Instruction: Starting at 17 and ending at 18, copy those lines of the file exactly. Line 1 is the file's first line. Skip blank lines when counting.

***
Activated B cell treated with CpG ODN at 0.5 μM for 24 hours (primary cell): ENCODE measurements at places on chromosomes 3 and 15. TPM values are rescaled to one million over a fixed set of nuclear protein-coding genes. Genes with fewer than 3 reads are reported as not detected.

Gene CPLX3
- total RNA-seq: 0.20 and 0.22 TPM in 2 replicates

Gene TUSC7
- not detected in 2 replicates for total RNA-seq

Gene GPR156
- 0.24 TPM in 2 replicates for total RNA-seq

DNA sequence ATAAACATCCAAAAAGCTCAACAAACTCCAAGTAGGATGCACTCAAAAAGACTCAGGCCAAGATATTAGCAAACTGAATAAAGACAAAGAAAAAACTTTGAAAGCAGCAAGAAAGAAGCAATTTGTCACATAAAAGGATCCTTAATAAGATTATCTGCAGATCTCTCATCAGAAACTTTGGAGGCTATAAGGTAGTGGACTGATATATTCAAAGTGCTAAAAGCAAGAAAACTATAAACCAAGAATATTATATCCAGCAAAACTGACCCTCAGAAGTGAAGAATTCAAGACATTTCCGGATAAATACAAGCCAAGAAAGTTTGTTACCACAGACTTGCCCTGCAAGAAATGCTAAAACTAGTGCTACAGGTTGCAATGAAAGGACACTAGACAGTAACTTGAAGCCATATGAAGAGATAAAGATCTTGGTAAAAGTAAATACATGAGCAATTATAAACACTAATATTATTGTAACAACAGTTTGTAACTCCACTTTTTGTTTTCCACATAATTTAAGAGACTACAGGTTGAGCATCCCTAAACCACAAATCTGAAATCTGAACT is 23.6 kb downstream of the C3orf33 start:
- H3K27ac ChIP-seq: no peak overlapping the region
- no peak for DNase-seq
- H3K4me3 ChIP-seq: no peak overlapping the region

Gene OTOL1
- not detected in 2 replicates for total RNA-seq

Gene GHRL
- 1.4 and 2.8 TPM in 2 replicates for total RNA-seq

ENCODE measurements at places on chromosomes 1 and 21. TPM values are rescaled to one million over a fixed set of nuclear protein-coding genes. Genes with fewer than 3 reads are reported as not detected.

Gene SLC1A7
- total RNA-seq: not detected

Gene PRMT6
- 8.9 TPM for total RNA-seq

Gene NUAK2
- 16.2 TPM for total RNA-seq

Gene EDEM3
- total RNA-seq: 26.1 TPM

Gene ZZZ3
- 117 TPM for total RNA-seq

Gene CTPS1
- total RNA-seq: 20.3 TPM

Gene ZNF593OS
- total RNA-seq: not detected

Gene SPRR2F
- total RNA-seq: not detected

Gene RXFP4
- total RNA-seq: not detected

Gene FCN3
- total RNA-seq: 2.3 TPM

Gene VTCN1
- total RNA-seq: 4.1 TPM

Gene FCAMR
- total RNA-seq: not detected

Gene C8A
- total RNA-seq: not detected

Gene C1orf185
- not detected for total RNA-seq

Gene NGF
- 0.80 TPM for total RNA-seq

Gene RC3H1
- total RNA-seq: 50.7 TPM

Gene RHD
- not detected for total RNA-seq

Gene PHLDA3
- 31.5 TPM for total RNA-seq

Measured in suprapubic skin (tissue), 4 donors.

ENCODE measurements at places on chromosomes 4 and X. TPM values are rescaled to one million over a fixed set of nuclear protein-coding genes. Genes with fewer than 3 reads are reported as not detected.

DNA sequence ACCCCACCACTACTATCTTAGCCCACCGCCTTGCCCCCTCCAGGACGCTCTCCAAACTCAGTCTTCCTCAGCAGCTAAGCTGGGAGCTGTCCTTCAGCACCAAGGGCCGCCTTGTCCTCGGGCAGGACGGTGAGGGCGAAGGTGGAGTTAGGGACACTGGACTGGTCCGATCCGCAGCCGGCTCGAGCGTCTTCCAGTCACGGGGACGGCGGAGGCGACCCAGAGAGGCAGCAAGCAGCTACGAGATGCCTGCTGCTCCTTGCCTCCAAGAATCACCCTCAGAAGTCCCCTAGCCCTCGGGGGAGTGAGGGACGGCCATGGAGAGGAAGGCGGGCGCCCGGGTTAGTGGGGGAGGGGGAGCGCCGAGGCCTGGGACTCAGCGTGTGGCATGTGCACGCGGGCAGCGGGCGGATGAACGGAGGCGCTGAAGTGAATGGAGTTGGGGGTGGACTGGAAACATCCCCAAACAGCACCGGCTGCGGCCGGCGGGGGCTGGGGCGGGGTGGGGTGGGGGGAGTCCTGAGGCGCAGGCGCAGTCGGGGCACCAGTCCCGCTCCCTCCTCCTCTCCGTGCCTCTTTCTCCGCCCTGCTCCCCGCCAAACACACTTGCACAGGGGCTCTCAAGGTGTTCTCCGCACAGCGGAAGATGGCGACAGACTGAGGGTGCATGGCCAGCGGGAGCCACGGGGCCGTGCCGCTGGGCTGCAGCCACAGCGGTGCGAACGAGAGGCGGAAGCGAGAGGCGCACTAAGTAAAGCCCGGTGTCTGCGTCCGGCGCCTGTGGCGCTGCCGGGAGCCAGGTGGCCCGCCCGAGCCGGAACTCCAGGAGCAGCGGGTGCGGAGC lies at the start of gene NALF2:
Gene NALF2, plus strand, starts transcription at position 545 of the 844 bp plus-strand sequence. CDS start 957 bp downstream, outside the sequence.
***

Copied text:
Gene SLC1A7
- total RNA-seq: not detected